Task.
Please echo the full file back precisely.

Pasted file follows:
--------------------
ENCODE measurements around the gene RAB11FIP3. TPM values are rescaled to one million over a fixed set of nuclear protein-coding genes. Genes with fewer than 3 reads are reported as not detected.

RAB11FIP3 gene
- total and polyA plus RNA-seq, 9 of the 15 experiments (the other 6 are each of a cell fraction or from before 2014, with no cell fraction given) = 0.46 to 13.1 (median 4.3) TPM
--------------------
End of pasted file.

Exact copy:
ENCODE measurements around the gene RAB11FIP3. TPM values are rescaled to one million over a fixed set of nuclear protein-coding genes. Genes with fewer than 3 reads are reported as not detected.

RAB11FIP3 gene
- total and polyA plus RNA-seq, 9 of the 15 experiments (the other 6 are each of a cell fraction or from before 2014, with no cell fraction given) = 0.46 to 13.1 (median 4.3) TPM